Category: Diagnosis

Effect of Ibuprofen on Masking Endodontic Diagnosis

By Dr. Barry H. Korzen | Posted July 9, 2014

Prior to undertaking any procedure the clinician must formulate a treatment plan based on an accurate assessment of the patient’s chief complaint. However, 64%–83% of patients with dental pain take analgesics before seeing a dentist. Read et al undertook a study “to examine the possible “masking” effect of ibuprofen on endodontic diagnostic tests.”

Apical resorption in teeth with periapical lesions: Correlation between radiographic diagnosis and SEM examination

By Dr. Barry H. Korzen | Posted November 6, 2013

Radiographic examination for diagnosing dental resorption is very limiting leading the authors to design this study to attempt to observe teeth with radiographically visible periapical lesions and correlate these routine radiographic findings to the topographical features of the root apex using SEM.

Endodontic and Other Dental Infections Related to Brain Abscess Formation

By Dr. Barry H. Korzen | Posted May 20, 2013

Dr. Mitchell Levine prepared this literature review for presentation to the graduate endodontic students at the University of Toronto Faculty of Dentistry and permitted its posting for the benefit of the members of The Endo Academy to enhance the understanding of the mechanisms involved that allow for dental and endodontic infections to metastasize to the brain.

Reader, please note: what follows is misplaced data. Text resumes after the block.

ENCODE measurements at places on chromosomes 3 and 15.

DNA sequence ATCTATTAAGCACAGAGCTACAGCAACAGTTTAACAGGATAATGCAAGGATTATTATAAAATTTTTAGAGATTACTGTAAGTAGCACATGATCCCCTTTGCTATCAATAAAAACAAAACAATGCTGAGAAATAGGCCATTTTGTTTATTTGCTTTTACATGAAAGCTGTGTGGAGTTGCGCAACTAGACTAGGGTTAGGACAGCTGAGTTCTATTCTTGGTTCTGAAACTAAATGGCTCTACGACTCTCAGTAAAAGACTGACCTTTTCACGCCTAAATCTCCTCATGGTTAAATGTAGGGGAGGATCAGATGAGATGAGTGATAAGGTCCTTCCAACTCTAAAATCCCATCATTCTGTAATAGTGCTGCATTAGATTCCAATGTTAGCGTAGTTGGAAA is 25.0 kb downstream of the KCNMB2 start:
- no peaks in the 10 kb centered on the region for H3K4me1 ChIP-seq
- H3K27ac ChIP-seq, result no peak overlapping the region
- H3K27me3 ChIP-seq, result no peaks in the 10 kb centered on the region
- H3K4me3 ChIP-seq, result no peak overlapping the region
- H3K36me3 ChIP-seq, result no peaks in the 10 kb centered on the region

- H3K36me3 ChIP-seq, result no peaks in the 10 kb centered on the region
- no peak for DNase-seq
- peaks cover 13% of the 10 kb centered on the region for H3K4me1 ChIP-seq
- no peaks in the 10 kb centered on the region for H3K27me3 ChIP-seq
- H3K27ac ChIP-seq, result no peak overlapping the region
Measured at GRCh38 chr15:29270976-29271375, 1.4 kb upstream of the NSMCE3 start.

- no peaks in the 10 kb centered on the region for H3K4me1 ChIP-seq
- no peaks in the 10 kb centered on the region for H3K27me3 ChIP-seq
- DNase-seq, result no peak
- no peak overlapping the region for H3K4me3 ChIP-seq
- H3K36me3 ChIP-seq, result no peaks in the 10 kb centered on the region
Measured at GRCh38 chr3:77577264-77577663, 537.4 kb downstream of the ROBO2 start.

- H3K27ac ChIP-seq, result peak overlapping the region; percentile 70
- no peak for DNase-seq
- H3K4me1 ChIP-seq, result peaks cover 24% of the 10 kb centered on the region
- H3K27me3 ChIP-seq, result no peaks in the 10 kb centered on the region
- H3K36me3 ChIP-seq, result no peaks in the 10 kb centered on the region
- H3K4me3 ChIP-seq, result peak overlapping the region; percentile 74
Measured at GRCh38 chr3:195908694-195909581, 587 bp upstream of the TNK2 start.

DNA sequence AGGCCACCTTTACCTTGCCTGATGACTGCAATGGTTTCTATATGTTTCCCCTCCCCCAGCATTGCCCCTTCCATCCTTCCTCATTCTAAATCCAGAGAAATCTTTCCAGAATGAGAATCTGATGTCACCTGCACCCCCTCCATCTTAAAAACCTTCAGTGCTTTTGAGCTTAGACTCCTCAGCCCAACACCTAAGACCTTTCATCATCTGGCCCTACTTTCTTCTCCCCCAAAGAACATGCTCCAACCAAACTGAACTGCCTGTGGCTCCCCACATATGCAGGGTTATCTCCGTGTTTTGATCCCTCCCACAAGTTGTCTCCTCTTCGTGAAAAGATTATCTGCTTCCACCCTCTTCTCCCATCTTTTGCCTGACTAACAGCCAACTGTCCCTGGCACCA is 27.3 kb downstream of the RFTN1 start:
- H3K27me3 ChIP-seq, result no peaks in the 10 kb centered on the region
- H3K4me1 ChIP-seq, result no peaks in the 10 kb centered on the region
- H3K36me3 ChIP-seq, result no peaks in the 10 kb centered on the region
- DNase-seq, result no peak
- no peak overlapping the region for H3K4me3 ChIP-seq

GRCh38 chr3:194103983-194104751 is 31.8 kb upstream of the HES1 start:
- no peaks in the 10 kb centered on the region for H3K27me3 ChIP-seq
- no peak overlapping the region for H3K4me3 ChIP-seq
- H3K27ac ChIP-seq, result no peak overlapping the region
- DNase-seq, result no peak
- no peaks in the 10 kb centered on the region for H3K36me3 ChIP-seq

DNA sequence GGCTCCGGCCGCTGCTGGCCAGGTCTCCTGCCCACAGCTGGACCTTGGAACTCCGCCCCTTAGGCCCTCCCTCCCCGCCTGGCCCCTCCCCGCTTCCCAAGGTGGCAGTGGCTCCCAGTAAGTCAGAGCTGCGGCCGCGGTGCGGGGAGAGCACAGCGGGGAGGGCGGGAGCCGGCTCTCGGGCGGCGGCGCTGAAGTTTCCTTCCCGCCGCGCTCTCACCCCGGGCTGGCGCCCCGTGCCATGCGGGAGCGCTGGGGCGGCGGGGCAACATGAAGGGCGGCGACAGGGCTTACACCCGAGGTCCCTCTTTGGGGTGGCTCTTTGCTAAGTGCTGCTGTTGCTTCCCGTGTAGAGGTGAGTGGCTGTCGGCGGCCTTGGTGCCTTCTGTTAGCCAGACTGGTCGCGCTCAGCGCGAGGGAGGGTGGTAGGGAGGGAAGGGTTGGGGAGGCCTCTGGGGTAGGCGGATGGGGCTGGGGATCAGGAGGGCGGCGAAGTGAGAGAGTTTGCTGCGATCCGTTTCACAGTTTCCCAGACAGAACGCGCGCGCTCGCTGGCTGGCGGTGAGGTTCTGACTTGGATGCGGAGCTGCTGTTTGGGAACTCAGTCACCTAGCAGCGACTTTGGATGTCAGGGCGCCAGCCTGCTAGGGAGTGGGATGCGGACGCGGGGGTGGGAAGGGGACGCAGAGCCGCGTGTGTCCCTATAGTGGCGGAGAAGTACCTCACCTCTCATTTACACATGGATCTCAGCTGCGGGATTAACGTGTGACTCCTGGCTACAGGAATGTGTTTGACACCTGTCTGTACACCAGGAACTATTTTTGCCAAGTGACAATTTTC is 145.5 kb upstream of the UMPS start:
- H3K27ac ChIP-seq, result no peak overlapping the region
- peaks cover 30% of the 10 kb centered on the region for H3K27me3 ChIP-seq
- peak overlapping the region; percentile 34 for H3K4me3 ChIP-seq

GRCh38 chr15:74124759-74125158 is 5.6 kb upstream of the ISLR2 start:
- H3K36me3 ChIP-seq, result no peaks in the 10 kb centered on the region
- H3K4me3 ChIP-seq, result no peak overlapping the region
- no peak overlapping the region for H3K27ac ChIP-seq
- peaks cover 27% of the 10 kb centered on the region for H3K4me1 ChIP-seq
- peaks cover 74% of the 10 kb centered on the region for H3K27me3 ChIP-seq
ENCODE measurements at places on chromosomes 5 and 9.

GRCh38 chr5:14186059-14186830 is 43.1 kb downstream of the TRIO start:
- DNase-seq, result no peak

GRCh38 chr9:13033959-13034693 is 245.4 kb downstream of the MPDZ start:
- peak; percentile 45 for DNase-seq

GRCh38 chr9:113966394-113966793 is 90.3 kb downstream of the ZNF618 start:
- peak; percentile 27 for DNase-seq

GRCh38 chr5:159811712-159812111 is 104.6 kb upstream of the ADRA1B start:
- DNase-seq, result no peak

Different Treatment Protocols for Different Pulpal and Periapical Diagnoses of 72 Cracked Teeth

By Dr Ken Serota | Posted April 14, 2013

Because people are living longer and more stressful lives, they are exposing their teeth to many more years of crack-inducing habits, such as clenching, grinding …

Analysis of Reasons for Extraction of Endodontically Treated Teeth: A Prospective Study

By Dr Ken Serota | Posted March 25, 2013

The endodontic implant algorithm remains one of the most important issues of the day. Far too many salvageable teeth are extracted and replaced with biomimetics, which remains an alternative, but not a panacea.